Entering the year fully healthy surrounded by some of the best hitters in baseball, Springer could be in for a career year. Staying healthy will be his biggest hurdle, but as an early sixth-round pick, he’s more than worthy of the investment. Target the 32-year-old center fielder in all leagues and cross your fingers for good health!
Kyle Schwarber (OF/1B – FA): ADP 117
If home runs are what you’re after, look no further than Kyle Schwarber. Schwarber was an absolute beast last year after Washington moved him into the leadoff spot. The mighty Schwarber crushed 17 long balls in a matter of 27 games while batting first. He then suffered a hamstring injury which set him back nearly seven weeks until he finally returned in August as a member of the Boston Red Sox.
His power stroke was so impressive it cost the Bo Sox a highly touted 20-year-old pitching prospect plus the remainder of Schwarber’s contract, including a three million dollar buyout for 2022. All that just to rent Schwarber’s services for a few weeks despite him still dealing with an injury shows just how effective he can be.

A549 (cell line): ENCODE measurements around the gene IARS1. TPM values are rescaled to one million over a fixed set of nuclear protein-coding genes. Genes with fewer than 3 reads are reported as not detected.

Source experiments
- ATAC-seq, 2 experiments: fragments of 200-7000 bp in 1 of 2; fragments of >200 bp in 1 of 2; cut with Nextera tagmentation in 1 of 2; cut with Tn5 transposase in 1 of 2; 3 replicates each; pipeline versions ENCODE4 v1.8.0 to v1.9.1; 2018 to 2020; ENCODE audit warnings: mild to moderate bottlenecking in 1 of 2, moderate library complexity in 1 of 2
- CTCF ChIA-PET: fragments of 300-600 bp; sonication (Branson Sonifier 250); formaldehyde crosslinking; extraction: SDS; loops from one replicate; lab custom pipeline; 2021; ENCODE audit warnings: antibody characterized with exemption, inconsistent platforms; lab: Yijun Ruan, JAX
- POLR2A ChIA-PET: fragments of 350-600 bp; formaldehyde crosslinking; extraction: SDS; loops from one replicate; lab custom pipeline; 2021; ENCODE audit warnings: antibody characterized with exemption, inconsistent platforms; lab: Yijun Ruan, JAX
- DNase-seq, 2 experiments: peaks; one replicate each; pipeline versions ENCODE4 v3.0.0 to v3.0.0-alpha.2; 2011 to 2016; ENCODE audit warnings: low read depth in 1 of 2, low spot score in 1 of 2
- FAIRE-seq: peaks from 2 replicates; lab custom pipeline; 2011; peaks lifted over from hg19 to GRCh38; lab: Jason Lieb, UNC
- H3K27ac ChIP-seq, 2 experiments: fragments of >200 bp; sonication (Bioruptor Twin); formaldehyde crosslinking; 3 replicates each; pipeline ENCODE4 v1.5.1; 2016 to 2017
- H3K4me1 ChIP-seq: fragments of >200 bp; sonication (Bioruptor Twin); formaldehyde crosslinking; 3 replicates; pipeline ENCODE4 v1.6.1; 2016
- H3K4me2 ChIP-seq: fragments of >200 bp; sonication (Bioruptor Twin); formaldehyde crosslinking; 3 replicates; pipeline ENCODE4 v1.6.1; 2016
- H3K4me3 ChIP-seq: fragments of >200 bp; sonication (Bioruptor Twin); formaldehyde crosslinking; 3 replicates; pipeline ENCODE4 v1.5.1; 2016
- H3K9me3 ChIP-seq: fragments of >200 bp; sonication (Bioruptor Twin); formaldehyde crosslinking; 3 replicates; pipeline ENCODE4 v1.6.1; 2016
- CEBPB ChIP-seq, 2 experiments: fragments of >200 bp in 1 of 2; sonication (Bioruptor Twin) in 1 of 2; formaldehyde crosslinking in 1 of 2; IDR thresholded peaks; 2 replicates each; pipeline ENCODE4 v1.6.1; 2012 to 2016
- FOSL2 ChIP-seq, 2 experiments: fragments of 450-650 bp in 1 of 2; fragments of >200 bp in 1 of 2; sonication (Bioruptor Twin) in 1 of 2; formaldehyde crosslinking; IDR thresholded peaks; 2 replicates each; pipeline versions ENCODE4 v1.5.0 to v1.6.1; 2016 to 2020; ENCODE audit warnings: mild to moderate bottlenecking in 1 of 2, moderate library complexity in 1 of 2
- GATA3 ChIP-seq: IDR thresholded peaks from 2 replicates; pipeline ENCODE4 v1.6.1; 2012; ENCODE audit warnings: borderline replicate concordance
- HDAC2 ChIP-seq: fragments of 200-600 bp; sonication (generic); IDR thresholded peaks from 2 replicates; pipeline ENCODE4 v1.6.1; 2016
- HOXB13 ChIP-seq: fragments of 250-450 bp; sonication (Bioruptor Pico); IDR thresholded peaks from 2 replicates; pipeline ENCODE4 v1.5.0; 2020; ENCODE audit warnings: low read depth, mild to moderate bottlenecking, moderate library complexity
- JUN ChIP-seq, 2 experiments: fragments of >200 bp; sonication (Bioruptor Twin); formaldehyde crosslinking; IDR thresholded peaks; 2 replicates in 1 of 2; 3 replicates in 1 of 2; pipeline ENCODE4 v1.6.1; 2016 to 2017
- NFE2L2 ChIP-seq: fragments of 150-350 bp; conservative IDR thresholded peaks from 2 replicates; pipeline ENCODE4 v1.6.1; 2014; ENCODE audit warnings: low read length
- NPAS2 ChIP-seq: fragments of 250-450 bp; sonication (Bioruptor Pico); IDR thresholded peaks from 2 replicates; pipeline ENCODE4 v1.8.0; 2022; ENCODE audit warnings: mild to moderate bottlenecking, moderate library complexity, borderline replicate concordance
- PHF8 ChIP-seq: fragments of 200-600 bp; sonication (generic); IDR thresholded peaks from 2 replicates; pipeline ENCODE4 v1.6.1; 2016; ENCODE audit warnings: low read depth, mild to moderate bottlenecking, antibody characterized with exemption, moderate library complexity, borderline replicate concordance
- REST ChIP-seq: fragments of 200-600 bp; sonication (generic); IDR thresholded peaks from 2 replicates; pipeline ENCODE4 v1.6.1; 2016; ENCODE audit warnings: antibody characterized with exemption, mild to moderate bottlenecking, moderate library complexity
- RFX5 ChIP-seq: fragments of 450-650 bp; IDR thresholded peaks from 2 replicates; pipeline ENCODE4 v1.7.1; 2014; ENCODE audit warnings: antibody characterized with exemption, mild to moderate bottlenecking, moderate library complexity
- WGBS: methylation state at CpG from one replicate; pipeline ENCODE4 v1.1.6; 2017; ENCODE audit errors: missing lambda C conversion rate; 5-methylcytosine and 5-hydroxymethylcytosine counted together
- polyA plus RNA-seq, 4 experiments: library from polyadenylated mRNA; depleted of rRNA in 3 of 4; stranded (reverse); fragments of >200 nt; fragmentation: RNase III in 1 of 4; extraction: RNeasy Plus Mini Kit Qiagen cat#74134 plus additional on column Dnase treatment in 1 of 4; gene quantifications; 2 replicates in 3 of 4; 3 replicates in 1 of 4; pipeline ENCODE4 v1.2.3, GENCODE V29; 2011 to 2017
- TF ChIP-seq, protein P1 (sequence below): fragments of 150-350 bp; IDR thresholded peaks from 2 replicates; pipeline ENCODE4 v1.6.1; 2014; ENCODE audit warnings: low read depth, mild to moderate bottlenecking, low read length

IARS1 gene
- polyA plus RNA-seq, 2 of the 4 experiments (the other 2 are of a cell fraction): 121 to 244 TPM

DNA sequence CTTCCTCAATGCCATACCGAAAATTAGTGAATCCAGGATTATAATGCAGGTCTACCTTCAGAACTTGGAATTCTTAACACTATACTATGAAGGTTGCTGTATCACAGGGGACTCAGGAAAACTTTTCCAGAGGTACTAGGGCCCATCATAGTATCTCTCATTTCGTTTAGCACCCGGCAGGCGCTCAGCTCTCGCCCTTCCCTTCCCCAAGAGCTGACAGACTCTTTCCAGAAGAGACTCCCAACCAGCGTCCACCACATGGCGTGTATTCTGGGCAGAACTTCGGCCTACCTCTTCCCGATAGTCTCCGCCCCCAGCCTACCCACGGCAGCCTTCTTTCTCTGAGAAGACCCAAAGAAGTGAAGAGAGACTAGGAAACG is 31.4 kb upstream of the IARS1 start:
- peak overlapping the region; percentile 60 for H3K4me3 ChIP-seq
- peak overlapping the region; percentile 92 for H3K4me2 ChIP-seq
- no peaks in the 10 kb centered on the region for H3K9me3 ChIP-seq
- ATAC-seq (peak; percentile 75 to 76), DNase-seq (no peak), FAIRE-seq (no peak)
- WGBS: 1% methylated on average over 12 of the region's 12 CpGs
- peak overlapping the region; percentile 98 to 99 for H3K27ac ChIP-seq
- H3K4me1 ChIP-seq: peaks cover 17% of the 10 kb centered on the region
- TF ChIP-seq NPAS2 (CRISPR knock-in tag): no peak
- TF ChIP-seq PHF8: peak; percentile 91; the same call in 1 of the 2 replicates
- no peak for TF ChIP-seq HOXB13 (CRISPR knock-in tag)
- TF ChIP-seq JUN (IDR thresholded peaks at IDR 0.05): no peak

The mashing outfielder also figured out how to hit lefties last year and should be in very little danger of playing in a platoon. With the DH coming to the NL, Schwarber has more than a few potential suitors looking his way, but regardless of where he ends up, the seven-year-vet could battle for the home run crown. At 119th overall, Schwarber is an absolute steal, target him as early as the 10th round.
Matt Chapman (3B – OAK): ADP 156
Chapman’s availability in drafts this year is later than it’s ever been. After producing back-to-back seasons with a miserable batting average, mediocre run totals, and nearly no stolen bases, his fallout among the fantasy community makes sense. However, that doesn’t mean he can’t be helpful.